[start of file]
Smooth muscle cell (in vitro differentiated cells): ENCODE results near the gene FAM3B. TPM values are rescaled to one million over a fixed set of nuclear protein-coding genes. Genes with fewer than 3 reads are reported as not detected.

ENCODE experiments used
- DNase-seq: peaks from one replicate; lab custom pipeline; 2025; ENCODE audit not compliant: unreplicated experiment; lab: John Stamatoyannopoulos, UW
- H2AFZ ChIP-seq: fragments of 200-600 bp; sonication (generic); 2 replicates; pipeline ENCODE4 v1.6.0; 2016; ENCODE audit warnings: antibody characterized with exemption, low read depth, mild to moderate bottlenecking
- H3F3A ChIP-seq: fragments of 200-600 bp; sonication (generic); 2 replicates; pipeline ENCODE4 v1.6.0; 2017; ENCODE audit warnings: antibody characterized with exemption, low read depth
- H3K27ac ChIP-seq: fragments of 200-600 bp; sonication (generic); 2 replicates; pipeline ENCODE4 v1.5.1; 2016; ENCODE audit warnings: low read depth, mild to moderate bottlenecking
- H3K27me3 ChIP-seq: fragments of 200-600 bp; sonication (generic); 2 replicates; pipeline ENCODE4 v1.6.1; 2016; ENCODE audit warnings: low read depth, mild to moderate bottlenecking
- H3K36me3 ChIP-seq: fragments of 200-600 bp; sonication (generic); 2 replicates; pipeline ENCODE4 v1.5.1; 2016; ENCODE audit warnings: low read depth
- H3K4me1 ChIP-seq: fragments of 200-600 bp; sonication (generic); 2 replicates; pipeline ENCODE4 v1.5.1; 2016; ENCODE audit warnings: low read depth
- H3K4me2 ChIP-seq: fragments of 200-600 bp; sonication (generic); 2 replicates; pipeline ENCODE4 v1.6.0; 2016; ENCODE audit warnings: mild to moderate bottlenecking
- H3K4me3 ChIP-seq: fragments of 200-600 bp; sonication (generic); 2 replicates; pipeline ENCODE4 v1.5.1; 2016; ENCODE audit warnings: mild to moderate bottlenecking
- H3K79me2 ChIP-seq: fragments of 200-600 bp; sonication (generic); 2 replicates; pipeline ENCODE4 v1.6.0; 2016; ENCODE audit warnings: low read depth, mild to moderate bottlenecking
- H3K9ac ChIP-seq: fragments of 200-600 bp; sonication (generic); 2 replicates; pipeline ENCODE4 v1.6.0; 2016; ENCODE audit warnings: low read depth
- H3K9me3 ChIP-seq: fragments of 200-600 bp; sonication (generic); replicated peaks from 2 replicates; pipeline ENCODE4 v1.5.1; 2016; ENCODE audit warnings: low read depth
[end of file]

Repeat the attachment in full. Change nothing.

Smooth muscle cell (in vitro differentiated cells): ENCODE results near the gene FAM3B. TPM values are rescaled to one million over a fixed set of nuclear protein-coding genes. Genes with fewer than 3 reads are reported as not detected.

ENCODE experiments used
- DNase-seq: peaks from one replicate; lab custom pipeline; 2025; ENCODE audit not compliant: unreplicated experiment; lab: John Stamatoyannopoulos, UW
- H2AFZ ChIP-seq: fragments of 200-600 bp; sonication (generic); 2 replicates; pipeline ENCODE4 v1.6.0; 2016; ENCODE audit warnings: antibody characterized with exemption, low read depth, mild to moderate bottlenecking
- H3F3A ChIP-seq: fragments of 200-600 bp; sonication (generic); 2 replicates; pipeline ENCODE4 v1.6.0; 2017; ENCODE audit warnings: antibody characterized with exemption, low read depth
- H3K27ac ChIP-seq: fragments of 200-600 bp; sonication (generic); 2 replicates; pipeline ENCODE4 v1.5.1; 2016; ENCODE audit warnings: low read depth, mild to moderate bottlenecking
- H3K27me3 ChIP-seq: fragments of 200-600 bp; sonication (generic); 2 replicates; pipeline ENCODE4 v1.6.1; 2016; ENCODE audit warnings: low read depth, mild to moderate bottlenecking
- H3K36me3 ChIP-seq: fragments of 200-600 bp; sonication (generic); 2 replicates; pipeline ENCODE4 v1.5.1; 2016; ENCODE audit warnings: low read depth
- H3K4me1 ChIP-seq: fragments of 200-600 bp; sonication (generic); 2 replicates; pipeline ENCODE4 v1.5.1; 2016; ENCODE audit warnings: low read depth
- H3K4me2 ChIP-seq: fragments of 200-600 bp; sonication (generic); 2 replicates; pipeline ENCODE4 v1.6.0; 2016; ENCODE audit warnings: mild to moderate bottlenecking
- H3K4me3 ChIP-seq: fragments of 200-600 bp; sonication (generic); 2 replicates; pipeline ENCODE4 v1.5.1; 2016; ENCODE audit warnings: mild to moderate bottlenecking
- H3K79me2 ChIP-seq: fragments of 200-600 bp; sonication (generic); 2 replicates; pipeline ENCODE4 v1.6.0; 2016; ENCODE audit warnings: low read depth, mild to moderate bottlenecking
- H3K9ac ChIP-seq: fragments of 200-600 bp; sonication (generic); 2 replicates; pipeline ENCODE4 v1.6.0; 2016; ENCODE audit warnings: low read depth
- H3K9me3 ChIP-seq: fragments of 200-600 bp; sonication (generic); replicated peaks from 2 replicates; pipeline ENCODE4 v1.5.1; 2016; ENCODE audit warnings: low read depth